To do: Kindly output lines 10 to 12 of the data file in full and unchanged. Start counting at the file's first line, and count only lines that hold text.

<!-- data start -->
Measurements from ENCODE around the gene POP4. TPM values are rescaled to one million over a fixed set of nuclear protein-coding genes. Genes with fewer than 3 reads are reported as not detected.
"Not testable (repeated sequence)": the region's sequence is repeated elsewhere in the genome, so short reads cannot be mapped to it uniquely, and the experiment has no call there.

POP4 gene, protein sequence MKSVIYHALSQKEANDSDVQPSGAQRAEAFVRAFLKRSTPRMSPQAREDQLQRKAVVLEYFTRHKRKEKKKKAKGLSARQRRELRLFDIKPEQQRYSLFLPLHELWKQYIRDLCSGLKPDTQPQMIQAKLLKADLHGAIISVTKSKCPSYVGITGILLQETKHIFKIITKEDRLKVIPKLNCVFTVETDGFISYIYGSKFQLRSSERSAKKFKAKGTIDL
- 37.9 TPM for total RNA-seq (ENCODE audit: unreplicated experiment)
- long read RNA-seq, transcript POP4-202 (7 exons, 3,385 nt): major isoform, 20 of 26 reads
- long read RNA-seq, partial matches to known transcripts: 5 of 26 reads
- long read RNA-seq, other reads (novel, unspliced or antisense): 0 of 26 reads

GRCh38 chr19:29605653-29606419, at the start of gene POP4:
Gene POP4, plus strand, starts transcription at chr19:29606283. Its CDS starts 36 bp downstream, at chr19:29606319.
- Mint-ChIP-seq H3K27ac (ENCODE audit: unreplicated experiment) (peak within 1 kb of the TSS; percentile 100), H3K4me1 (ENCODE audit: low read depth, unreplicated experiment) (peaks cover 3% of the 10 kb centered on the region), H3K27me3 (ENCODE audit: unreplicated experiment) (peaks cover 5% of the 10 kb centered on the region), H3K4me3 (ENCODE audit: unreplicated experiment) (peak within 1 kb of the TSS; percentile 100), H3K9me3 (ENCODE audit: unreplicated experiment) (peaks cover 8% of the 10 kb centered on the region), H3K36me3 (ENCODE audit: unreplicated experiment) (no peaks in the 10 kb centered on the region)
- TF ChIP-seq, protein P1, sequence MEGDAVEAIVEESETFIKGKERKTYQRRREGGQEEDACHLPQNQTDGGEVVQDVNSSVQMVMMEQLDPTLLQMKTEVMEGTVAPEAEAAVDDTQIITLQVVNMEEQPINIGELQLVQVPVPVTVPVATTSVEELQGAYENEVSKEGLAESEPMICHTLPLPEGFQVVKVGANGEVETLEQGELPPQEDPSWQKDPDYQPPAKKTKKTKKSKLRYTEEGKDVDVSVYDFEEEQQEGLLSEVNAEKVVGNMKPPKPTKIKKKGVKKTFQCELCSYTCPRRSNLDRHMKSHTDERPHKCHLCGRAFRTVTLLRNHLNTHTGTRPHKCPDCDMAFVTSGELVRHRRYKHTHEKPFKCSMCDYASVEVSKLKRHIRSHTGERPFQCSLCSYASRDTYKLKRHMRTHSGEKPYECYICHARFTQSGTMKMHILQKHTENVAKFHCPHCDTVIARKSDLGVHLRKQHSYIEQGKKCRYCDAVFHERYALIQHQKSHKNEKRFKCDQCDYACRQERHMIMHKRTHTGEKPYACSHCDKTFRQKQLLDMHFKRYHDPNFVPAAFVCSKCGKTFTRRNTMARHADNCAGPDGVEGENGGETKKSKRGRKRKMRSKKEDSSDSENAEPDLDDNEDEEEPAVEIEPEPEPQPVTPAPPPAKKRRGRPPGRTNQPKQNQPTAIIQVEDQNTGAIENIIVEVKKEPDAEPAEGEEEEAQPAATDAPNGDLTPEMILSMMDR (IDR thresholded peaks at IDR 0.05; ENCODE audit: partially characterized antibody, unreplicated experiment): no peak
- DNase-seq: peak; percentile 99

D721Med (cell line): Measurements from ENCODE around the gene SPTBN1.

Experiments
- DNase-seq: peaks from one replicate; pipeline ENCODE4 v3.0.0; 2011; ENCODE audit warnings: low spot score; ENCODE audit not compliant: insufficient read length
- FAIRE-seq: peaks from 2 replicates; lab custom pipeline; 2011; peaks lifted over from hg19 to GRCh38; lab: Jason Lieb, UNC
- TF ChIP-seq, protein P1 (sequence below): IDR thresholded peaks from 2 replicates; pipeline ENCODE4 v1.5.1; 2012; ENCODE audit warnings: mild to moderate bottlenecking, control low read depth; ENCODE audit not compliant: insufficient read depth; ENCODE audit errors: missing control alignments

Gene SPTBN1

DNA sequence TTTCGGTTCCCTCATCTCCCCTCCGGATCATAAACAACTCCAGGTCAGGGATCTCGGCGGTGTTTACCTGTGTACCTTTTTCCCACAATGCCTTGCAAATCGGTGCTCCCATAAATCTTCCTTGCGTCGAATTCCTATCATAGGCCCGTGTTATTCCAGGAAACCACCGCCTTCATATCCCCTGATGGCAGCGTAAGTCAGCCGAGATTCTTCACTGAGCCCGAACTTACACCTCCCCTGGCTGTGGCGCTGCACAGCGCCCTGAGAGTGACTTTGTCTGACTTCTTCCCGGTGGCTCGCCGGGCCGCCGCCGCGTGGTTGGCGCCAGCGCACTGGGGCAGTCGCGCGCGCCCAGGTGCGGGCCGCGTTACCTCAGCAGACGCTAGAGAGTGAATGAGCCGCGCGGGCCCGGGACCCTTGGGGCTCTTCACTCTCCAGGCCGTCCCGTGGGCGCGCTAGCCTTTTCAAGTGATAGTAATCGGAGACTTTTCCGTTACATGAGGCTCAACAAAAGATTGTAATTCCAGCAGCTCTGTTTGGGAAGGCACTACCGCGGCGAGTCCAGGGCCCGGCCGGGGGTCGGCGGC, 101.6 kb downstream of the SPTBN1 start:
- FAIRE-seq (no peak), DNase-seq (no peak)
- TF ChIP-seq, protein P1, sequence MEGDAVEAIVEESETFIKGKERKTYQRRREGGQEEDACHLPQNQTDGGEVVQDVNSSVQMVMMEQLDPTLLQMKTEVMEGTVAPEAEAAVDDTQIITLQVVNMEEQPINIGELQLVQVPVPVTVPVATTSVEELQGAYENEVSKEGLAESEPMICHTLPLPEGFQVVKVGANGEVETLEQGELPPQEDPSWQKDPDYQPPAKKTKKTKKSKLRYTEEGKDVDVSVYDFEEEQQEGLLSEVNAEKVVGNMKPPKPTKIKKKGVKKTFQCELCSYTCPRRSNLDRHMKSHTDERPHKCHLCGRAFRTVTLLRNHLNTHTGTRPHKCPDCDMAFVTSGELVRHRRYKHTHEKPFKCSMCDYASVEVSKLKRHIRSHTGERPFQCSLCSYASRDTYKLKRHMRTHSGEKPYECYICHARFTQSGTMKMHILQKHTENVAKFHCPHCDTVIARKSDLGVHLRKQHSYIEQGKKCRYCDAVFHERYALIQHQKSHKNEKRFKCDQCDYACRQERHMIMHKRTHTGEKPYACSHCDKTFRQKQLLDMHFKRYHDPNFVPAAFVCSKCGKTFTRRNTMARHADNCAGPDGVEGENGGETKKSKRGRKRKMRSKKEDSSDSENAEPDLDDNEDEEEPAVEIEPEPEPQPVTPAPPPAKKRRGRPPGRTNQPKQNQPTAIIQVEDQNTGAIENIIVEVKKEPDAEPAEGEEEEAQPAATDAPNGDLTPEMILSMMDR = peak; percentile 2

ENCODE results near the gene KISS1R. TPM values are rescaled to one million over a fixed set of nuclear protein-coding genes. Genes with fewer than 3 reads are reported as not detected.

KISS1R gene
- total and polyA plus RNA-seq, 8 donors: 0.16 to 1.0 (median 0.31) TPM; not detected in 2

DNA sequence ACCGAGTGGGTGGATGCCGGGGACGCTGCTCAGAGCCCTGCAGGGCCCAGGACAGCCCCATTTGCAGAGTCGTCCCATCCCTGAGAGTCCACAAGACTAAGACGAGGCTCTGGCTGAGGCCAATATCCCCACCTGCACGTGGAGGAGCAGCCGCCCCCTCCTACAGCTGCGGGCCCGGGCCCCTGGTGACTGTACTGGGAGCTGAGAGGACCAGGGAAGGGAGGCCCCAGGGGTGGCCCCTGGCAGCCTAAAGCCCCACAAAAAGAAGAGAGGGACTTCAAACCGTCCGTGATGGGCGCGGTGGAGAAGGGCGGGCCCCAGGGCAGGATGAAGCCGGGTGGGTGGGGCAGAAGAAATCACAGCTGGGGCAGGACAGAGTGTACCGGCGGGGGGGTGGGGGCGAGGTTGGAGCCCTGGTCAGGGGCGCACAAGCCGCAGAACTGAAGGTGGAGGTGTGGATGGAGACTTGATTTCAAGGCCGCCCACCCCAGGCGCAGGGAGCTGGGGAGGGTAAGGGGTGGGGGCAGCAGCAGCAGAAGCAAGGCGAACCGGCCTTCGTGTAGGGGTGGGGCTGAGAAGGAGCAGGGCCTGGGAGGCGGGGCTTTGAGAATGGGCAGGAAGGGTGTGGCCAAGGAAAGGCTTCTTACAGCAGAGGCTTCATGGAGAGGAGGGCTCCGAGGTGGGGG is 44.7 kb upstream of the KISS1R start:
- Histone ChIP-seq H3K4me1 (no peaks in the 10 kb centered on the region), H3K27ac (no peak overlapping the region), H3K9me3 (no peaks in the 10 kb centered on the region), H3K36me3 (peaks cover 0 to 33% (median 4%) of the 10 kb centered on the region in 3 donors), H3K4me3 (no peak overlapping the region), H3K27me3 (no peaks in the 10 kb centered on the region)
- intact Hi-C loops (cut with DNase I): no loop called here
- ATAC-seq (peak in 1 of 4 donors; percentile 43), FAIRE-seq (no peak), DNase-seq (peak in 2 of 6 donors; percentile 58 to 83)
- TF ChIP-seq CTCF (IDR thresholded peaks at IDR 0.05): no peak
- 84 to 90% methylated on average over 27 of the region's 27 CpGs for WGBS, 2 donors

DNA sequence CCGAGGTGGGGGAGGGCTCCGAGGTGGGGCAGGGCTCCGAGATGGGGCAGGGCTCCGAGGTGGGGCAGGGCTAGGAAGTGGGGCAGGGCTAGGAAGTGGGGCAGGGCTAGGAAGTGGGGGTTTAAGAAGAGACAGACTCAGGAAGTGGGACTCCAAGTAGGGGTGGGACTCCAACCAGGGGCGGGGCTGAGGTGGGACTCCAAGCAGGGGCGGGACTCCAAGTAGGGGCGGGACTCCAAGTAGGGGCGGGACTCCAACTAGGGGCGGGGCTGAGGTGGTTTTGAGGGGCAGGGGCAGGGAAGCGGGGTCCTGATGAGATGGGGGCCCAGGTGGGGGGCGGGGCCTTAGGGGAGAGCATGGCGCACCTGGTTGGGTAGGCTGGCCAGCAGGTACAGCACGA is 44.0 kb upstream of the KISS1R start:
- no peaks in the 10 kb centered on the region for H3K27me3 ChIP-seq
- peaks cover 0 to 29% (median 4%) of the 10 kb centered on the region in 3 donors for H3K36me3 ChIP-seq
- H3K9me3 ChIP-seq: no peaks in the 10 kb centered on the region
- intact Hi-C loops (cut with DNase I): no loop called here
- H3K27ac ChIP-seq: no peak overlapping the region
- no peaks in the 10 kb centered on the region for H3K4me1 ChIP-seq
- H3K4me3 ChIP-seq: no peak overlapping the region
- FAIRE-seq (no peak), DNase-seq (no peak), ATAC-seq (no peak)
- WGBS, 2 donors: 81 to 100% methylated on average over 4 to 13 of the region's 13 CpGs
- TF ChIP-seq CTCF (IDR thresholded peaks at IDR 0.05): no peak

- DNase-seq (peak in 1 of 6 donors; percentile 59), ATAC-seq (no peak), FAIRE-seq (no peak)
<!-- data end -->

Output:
- Mint-ChIP-seq H3K27ac (ENCODE audit: unreplicated experiment) (peak within 1 kb of the TSS; percentile 100), H3K4me1 (ENCODE audit: low read depth, unreplicated experiment) (peaks cover 3% of the 10 kb centered on the region), H3K27me3 (ENCODE audit: unreplicated experiment) (peaks cover 5% of the 10 kb centered on the region), H3K4me3 (ENCODE audit: unreplicated experiment) (peak within 1 kb of the TSS; percentile 100), H3K9me3 (ENCODE audit: unreplicated experiment) (peaks cover 8% of the 10 kb centered on the region), H3K36me3 (ENCODE audit: unreplicated experiment) (no peaks in the 10 kb centered on the region)
- TF ChIP-seq, protein P1, sequence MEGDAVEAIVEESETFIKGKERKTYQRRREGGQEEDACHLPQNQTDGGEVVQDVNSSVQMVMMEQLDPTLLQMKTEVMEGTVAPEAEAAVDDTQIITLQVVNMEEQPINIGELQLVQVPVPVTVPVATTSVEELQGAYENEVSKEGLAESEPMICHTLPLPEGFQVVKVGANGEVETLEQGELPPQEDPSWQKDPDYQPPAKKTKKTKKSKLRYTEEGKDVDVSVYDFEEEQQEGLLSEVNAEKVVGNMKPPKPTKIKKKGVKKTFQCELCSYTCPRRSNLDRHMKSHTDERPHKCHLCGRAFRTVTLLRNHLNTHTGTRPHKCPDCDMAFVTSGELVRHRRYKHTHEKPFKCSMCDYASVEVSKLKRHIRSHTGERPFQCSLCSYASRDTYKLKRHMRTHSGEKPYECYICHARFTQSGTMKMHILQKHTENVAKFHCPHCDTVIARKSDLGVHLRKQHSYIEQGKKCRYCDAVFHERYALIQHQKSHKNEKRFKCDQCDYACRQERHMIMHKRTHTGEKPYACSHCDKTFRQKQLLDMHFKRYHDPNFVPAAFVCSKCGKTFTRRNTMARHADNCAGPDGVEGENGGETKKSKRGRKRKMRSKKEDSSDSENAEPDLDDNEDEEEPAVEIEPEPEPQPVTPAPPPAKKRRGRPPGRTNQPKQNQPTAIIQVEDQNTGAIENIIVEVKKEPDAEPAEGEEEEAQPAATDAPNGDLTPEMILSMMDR (IDR thresholded peaks at IDR 0.05; ENCODE audit: partially characterized antibody, unreplicated experiment): no peak
- DNase-seq: peak; percentile 99